It’s often easy to express our feelings toward someone when they’re positive; for example “I love you”, “I’m proud of you”, or “you’re so easy to get along with.”Yet, we seem to stumble when it comes to expressing our thoughts and feelings that stem from frustration, anger, sadness and hurt. The importance of having these conversations can be crucial for creating more of what we actually want with the ones we love, such as intimacy, understanding, and trust.
But, how do we have these hard conversations without creating more conflict?
It starts with first getting honest about what you’re really feeling.
Often there are deeper feelings under our surface emotions from which we react. For example, maybe you’re feeling unappreciated for the free babysitting you’re providing. Resentment over time can feel a lot like anger on the surface, but with hurt bolstering it. See if you can get it down to one or two of the following feelings you’re truly experiencing: is it fear, anger, hurt, sadness or joy?
Next, identify what was important to you that triggered these emotions.
This may take a little more effort in being objective with yourself. Recently, a patient I was coaching explained how she would become angry when her husband didn’t help with the household cleaning. We collectively uncovered that she deeply valued a sense of partnership, and how she perceived partnership was equal share in household duties.
This leads to step three: Recognizing what it is you value and understanding how you tend to interpret it.
This is essential for seeing the space between action and perception, and allows for you to take the final step…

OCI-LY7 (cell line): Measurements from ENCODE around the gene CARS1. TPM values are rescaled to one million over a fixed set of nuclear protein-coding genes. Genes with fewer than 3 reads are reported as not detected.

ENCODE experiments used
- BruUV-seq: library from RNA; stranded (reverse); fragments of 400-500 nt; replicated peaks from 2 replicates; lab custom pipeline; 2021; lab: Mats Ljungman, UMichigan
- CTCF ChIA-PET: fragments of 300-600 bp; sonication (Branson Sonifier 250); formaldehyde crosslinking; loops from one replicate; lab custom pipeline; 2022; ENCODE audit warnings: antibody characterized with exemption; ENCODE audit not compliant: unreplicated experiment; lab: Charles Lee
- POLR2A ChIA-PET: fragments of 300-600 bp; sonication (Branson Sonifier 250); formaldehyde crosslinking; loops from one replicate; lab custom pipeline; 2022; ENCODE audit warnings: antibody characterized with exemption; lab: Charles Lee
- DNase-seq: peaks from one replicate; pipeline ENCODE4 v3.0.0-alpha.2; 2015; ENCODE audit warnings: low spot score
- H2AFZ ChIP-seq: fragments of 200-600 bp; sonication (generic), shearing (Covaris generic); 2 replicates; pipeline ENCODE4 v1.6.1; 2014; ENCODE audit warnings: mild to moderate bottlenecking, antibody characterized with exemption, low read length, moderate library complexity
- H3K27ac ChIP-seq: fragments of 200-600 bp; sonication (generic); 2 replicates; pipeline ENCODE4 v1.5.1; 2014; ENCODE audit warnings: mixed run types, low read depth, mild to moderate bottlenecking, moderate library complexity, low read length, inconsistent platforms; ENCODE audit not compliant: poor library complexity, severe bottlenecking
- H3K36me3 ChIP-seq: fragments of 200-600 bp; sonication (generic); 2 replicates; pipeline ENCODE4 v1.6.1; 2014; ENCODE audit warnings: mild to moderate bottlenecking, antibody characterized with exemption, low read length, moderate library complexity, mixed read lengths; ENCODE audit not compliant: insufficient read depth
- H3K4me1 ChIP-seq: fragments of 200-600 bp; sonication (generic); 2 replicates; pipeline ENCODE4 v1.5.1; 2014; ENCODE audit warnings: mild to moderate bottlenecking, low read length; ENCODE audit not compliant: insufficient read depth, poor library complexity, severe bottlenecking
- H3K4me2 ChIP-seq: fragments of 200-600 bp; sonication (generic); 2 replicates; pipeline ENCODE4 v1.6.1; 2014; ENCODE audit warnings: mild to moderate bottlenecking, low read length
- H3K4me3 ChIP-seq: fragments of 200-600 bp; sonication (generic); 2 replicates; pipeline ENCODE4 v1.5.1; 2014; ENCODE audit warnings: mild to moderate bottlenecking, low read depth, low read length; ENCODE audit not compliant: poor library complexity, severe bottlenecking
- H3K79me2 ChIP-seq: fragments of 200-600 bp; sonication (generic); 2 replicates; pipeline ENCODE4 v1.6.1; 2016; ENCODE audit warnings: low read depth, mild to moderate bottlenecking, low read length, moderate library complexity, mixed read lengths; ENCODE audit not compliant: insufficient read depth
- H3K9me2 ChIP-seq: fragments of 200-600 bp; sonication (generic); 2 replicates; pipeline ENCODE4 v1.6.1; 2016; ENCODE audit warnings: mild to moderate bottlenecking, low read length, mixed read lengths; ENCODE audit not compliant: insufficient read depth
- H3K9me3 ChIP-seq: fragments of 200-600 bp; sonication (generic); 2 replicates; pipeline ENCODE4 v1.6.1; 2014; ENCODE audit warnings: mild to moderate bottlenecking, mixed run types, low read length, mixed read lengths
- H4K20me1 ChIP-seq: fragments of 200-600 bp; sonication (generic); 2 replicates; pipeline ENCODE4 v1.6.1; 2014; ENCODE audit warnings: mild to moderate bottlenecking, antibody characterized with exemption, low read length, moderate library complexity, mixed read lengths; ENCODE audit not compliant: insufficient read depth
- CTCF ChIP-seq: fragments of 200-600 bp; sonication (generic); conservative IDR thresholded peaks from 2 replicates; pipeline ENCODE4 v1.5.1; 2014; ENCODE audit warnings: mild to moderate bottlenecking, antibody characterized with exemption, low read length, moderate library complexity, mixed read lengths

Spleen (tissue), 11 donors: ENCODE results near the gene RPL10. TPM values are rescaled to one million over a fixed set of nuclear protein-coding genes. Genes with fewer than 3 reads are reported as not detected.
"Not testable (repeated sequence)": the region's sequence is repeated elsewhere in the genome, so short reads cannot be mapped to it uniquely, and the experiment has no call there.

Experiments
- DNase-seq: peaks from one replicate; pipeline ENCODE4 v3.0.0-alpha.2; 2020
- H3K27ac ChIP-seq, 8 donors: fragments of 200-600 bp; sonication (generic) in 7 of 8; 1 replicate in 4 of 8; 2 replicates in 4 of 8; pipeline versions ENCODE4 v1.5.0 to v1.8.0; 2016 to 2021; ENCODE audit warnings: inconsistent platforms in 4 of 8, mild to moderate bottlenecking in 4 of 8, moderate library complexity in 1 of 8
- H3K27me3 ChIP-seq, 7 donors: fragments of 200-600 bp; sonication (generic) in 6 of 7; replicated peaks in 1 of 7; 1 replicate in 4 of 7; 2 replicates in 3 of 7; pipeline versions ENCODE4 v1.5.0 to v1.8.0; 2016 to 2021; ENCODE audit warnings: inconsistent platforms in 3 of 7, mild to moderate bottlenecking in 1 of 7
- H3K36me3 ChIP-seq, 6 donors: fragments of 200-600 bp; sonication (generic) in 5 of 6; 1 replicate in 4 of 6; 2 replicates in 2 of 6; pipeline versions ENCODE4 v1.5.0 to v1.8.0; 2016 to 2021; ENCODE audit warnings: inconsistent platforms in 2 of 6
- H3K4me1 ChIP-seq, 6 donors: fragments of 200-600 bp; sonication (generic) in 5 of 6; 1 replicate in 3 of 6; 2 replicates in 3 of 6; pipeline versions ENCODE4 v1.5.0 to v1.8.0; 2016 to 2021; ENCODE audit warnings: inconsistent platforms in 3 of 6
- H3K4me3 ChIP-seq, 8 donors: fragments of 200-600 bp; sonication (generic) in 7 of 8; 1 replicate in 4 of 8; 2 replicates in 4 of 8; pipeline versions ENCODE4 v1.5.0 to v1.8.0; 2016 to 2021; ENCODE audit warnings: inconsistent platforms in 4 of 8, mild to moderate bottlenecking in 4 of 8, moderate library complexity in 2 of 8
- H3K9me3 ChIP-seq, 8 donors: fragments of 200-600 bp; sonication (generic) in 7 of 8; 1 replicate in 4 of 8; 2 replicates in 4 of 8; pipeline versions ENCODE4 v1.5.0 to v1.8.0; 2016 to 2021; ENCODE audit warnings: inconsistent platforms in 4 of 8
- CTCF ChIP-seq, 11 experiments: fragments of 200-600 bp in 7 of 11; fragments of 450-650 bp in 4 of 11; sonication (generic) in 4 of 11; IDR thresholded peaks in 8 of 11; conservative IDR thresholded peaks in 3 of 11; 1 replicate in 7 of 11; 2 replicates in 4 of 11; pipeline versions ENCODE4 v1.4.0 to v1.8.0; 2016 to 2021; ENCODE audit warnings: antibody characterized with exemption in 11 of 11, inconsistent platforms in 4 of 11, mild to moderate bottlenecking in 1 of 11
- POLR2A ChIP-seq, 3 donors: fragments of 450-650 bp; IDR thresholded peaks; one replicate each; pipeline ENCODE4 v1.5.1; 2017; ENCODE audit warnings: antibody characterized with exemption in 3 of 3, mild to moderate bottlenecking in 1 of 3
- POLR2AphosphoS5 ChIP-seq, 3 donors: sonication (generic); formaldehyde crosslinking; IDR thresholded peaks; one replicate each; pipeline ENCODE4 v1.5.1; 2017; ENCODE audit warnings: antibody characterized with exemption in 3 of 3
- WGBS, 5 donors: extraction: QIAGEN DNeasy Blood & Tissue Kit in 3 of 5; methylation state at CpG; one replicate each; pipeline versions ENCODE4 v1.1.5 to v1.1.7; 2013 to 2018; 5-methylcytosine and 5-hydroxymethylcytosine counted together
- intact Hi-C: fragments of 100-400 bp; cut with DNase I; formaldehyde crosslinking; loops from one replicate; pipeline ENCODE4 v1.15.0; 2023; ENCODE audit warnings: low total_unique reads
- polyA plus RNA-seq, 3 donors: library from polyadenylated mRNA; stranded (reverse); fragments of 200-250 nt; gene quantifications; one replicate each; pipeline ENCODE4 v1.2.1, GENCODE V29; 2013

This is where the actual communication happens.
Using the example of feeling unappreciated for babysitting, the conversation might go something like this with your daughter: “I have a need for my time to be respected and the way that works for me is by communicating. When my schedule gets planned out without me knowing, I feel disrespected. I’d like to make a request that if you need to run errands after work, could you please check in with me first to make sure I don’t already have plans?”
In this example, the need was both identified and communicated, and a request was made. It takes courage to make a request because the other person can say “yes” or “no”. Be mindful that making demands or ultimatums will not get you the positive result you’re looking for. I suggest not holding them to a specific outcome, and truly just making the request and seeing how they respond.
Overall, the kind of vulnerability that goes into expressing your true feelings takes courage; yet it can create a magical space for the possibility of greater trust and intimacy in your relationships. For more information on how one of our Health Coaches can help you handle tough conversations with someone you love, contact Iora Primary Care. We’re here to help!